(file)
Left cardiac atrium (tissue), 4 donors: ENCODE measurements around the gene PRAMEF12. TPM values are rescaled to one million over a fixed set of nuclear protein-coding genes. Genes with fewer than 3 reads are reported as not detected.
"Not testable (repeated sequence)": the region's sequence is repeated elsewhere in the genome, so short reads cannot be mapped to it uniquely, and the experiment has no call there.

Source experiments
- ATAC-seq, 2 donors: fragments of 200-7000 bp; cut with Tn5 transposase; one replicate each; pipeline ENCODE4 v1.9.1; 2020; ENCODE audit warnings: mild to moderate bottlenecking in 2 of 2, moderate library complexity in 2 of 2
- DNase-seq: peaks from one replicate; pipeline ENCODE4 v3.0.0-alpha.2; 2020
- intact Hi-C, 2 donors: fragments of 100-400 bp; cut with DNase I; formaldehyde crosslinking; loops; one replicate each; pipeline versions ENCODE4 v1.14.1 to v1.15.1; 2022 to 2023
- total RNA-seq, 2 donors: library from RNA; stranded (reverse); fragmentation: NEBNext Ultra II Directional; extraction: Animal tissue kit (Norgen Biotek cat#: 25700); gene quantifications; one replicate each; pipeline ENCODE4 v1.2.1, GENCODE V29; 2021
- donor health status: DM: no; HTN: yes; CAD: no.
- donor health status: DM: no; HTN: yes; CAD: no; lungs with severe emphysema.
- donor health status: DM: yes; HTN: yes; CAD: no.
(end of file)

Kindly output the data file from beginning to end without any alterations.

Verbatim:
Left cardiac atrium (tissue), 4 donors: ENCODE measurements around the gene PRAMEF12. TPM values are rescaled to one million over a fixed set of nuclear protein-coding genes. Genes with fewer than 3 reads are reported as not detected.
"Not testable (repeated sequence)": the region's sequence is repeated elsewhere in the genome, so short reads cannot be mapped to it uniquely, and the experiment has no call there.

Source experiments
- ATAC-seq, 2 donors: fragments of 200-7000 bp; cut with Tn5 transposase; one replicate each; pipeline ENCODE4 v1.9.1; 2020; ENCODE audit warnings: mild to moderate bottlenecking in 2 of 2, moderate library complexity in 2 of 2
- DNase-seq: peaks from one replicate; pipeline ENCODE4 v3.0.0-alpha.2; 2020
- intact Hi-C, 2 donors: fragments of 100-400 bp; cut with DNase I; formaldehyde crosslinking; loops; one replicate each; pipeline versions ENCODE4 v1.14.1 to v1.15.1; 2022 to 2023
- total RNA-seq, 2 donors: library from RNA; stranded (reverse); fragmentation: NEBNext Ultra II Directional; extraction: Animal tissue kit (Norgen Biotek cat#: 25700); gene quantifications; one replicate each; pipeline ENCODE4 v1.2.1, GENCODE V29; 2021
- donor health status: DM: no; HTN: yes; CAD: no.
- donor health status: DM: no; HTN: yes; CAD: no; lungs with severe emphysema.
- donor health status: DM: yes; HTN: yes; CAD: no.